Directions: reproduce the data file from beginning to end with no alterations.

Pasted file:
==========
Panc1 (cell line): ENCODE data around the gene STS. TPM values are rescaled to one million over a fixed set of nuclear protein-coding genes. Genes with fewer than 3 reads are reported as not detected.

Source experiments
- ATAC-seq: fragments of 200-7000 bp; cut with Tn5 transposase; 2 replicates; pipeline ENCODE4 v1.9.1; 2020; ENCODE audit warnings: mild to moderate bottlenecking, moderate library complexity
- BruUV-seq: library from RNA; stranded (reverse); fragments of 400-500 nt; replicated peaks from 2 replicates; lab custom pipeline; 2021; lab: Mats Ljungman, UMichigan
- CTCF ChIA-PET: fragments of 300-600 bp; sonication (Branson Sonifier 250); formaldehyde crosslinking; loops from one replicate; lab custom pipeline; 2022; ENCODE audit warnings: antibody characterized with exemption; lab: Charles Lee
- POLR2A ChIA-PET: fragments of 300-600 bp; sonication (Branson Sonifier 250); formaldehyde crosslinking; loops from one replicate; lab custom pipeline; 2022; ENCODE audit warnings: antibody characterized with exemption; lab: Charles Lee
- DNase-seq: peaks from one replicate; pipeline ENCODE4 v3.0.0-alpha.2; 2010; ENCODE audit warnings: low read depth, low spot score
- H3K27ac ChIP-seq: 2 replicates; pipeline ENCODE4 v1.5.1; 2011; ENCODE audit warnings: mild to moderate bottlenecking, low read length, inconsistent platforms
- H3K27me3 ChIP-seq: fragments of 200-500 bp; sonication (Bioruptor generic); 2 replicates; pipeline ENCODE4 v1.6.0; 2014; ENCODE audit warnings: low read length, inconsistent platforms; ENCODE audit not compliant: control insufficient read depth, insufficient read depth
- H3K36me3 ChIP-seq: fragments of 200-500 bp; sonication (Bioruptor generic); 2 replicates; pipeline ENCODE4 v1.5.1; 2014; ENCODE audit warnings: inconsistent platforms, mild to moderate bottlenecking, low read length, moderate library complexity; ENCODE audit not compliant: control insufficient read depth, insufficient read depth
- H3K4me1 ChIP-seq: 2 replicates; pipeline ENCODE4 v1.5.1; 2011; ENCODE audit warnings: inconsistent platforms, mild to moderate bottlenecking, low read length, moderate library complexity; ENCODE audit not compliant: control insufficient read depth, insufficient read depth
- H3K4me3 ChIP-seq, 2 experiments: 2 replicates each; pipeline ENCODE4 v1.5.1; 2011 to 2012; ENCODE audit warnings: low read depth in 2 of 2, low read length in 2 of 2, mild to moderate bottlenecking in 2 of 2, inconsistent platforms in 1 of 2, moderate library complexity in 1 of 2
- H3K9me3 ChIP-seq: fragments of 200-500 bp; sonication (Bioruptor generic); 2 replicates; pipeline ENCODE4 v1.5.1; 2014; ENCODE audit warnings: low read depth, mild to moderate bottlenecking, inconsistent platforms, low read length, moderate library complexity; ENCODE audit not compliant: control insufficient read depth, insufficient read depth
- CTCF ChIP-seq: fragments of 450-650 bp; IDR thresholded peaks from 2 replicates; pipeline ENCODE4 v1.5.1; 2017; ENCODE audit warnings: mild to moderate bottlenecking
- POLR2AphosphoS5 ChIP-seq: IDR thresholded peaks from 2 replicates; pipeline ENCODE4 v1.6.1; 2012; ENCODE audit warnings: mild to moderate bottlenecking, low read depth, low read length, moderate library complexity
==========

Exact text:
Panc1 (cell line): ENCODE data around the gene STS. TPM values are rescaled to one million over a fixed set of nuclear protein-coding genes. Genes with fewer than 3 reads are reported as not detected.

Source experiments
- ATAC-seq: fragments of 200-7000 bp; cut with Tn5 transposase; 2 replicates; pipeline ENCODE4 v1.9.1; 2020; ENCODE audit warnings: mild to moderate bottlenecking, moderate library complexity
- BruUV-seq: library from RNA; stranded (reverse); fragments of 400-500 nt; replicated peaks from 2 replicates; lab custom pipeline; 2021; lab: Mats Ljungman, UMichigan
- CTCF ChIA-PET: fragments of 300-600 bp; sonication (Branson Sonifier 250); formaldehyde crosslinking; loops from one replicate; lab custom pipeline; 2022; ENCODE audit warnings: antibody characterized with exemption; lab: Charles Lee
- POLR2A ChIA-PET: fragments of 300-600 bp; sonication (Branson Sonifier 250); formaldehyde crosslinking; loops from one replicate; lab custom pipeline; 2022; ENCODE audit warnings: antibody characterized with exemption; lab: Charles Lee
- DNase-seq: peaks from one replicate; pipeline ENCODE4 v3.0.0-alpha.2; 2010; ENCODE audit warnings: low read depth, low spot score
- H3K27ac ChIP-seq: 2 replicates; pipeline ENCODE4 v1.5.1; 2011; ENCODE audit warnings: mild to moderate bottlenecking, low read length, inconsistent platforms
- H3K27me3 ChIP-seq: fragments of 200-500 bp; sonication (Bioruptor generic); 2 replicates; pipeline ENCODE4 v1.6.0; 2014; ENCODE audit warnings: low read length, inconsistent platforms; ENCODE audit not compliant: control insufficient read depth, insufficient read depth
- H3K36me3 ChIP-seq: fragments of 200-500 bp; sonication (Bioruptor generic); 2 replicates; pipeline ENCODE4 v1.5.1; 2014; ENCODE audit warnings: inconsistent platforms, mild to moderate bottlenecking, low read length, moderate library complexity; ENCODE audit not compliant: control insufficient read depth, insufficient read depth
- H3K4me1 ChIP-seq: 2 replicates; pipeline ENCODE4 v1.5.1; 2011; ENCODE audit warnings: inconsistent platforms, mild to moderate bottlenecking, low read length, moderate library complexity; ENCODE audit not compliant: control insufficient read depth, insufficient read depth
- H3K4me3 ChIP-seq, 2 experiments: 2 replicates each; pipeline ENCODE4 v1.5.1; 2011 to 2012; ENCODE audit warnings: low read depth in 2 of 2, low read length in 2 of 2, mild to moderate bottlenecking in 2 of 2, inconsistent platforms in 1 of 2, moderate library complexity in 1 of 2
- H3K9me3 ChIP-seq: fragments of 200-500 bp; sonication (Bioruptor generic); 2 replicates; pipeline ENCODE4 v1.5.1; 2014; ENCODE audit warnings: low read depth, mild to moderate bottlenecking, inconsistent platforms, low read length, moderate library complexity; ENCODE audit not compliant: control insufficient read depth, insufficient read depth
- CTCF ChIP-seq: fragments of 450-650 bp; IDR thresholded peaks from 2 replicates; pipeline ENCODE4 v1.5.1; 2017; ENCODE audit warnings: mild to moderate bottlenecking
- POLR2AphosphoS5 ChIP-seq: IDR thresholded peaks from 2 replicates; pipeline ENCODE4 v1.6.1; 2012; ENCODE audit warnings: mild to moderate bottlenecking, low read depth, low read length, moderate library complexity